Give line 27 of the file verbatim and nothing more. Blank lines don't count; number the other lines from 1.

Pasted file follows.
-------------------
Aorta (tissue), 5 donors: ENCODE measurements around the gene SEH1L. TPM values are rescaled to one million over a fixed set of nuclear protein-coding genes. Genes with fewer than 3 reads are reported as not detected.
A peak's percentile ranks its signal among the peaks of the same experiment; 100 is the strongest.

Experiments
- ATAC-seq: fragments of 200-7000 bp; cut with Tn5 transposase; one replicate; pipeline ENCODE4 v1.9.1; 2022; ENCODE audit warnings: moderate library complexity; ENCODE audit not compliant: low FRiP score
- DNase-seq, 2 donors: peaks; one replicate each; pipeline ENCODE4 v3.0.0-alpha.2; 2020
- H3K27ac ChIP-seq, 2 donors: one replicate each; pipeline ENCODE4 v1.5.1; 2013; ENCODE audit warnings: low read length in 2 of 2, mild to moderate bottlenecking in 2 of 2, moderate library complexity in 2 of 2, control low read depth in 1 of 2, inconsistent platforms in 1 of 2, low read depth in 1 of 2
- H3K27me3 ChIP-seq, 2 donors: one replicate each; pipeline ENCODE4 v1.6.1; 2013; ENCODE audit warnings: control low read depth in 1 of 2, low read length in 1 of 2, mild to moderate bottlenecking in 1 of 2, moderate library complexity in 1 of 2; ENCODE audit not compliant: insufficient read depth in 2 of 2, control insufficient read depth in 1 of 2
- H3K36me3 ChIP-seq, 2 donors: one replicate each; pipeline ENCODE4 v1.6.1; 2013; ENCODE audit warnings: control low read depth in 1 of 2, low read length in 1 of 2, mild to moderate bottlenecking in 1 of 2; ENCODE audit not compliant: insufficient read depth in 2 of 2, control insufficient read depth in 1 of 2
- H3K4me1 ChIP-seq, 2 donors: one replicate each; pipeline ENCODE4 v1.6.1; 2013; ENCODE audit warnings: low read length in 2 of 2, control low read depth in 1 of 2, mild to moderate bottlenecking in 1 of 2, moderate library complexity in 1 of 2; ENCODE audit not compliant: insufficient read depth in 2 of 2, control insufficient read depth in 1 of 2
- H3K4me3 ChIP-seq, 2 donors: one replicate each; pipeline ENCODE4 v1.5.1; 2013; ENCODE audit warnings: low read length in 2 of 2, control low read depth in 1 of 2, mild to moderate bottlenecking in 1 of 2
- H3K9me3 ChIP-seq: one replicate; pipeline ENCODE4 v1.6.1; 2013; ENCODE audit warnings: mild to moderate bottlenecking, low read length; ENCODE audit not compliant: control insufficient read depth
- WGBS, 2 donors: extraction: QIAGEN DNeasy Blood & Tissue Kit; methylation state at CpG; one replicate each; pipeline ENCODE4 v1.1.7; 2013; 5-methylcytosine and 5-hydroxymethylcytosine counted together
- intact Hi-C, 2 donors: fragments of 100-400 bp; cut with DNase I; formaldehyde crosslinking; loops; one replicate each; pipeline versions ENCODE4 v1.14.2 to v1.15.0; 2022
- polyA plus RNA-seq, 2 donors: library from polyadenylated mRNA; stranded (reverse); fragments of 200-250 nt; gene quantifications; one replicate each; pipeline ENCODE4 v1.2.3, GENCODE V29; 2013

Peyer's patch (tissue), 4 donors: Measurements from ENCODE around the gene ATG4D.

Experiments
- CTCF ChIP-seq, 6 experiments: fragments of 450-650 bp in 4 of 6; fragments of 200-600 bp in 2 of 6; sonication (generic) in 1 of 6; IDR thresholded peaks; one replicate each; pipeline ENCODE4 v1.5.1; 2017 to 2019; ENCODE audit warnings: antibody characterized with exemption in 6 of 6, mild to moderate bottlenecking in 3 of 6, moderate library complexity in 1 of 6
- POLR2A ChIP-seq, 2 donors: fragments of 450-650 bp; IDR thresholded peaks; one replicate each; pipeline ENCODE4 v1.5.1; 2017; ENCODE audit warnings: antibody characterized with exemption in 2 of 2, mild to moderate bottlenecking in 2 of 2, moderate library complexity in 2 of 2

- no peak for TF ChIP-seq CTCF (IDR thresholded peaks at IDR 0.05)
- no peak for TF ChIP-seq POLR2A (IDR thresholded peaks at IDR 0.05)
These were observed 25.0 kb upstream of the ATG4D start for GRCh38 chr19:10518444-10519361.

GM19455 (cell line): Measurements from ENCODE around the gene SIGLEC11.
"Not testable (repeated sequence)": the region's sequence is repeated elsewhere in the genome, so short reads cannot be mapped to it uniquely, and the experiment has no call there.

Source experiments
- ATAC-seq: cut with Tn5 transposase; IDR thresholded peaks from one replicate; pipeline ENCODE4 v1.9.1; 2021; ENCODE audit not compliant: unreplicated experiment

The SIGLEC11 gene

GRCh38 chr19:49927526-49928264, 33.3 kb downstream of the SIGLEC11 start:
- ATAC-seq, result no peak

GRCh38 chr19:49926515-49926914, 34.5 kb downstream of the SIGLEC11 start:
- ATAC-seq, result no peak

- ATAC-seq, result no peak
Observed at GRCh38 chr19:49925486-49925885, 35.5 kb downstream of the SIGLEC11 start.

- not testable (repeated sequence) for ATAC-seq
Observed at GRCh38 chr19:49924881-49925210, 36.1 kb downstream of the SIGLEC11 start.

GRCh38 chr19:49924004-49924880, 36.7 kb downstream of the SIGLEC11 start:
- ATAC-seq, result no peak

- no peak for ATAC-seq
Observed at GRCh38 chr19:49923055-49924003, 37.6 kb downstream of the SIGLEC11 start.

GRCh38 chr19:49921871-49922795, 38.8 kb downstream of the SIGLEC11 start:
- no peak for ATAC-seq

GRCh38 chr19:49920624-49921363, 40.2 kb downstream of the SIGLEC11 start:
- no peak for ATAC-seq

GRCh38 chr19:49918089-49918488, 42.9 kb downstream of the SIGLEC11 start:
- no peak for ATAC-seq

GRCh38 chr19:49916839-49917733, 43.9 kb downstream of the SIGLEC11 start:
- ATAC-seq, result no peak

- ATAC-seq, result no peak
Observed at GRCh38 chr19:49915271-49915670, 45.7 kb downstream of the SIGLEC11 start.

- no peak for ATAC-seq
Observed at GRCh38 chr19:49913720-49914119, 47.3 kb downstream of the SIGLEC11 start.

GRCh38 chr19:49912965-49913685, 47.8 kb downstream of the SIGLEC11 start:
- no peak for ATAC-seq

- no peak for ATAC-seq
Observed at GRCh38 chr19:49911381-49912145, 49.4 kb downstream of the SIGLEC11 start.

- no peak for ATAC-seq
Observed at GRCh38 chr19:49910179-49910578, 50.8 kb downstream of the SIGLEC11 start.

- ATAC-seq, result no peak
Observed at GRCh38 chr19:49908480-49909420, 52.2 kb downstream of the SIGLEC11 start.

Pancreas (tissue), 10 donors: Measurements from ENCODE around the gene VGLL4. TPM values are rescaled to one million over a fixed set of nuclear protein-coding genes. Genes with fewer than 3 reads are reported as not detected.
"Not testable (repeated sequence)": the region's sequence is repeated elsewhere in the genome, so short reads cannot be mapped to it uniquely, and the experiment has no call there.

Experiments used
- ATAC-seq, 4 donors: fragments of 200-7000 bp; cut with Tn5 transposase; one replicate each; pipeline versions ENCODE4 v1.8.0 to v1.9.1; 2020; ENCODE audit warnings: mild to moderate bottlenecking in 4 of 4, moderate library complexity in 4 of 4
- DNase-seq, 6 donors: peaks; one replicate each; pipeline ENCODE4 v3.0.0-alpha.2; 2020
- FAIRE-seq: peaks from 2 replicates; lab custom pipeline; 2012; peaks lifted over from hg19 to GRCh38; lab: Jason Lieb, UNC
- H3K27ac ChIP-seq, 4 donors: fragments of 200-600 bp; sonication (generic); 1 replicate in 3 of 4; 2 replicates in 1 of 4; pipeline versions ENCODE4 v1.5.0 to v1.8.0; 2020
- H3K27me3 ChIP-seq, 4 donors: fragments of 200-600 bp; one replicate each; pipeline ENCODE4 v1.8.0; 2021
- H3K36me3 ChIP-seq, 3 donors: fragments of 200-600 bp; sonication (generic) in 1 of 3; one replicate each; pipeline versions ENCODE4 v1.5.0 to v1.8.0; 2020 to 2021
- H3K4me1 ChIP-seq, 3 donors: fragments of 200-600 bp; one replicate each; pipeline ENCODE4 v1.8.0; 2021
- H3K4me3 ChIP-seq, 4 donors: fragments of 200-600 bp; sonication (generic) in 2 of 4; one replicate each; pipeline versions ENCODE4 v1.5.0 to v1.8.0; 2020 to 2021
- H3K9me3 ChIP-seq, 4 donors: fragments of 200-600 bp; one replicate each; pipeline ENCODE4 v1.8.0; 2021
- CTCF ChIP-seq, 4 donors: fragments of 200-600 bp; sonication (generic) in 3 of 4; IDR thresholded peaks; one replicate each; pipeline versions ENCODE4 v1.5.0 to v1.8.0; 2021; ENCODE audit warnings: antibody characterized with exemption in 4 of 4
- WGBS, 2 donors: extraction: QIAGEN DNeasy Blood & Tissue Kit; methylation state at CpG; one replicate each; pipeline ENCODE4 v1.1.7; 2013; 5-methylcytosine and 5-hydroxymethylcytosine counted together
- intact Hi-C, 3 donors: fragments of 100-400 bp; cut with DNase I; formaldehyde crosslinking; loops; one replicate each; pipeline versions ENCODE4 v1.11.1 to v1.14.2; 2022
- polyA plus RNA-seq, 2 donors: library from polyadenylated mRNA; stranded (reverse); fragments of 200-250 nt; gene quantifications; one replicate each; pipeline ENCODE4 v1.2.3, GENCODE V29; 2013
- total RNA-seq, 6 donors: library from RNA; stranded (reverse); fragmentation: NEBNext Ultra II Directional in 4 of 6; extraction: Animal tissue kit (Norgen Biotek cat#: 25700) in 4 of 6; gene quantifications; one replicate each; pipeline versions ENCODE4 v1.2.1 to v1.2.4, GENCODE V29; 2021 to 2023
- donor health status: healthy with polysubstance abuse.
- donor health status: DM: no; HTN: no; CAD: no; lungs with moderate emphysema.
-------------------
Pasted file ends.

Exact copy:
GRCh38 chr19:49927526-49928264, 33.3 kb downstream of the SIGLEC11 start: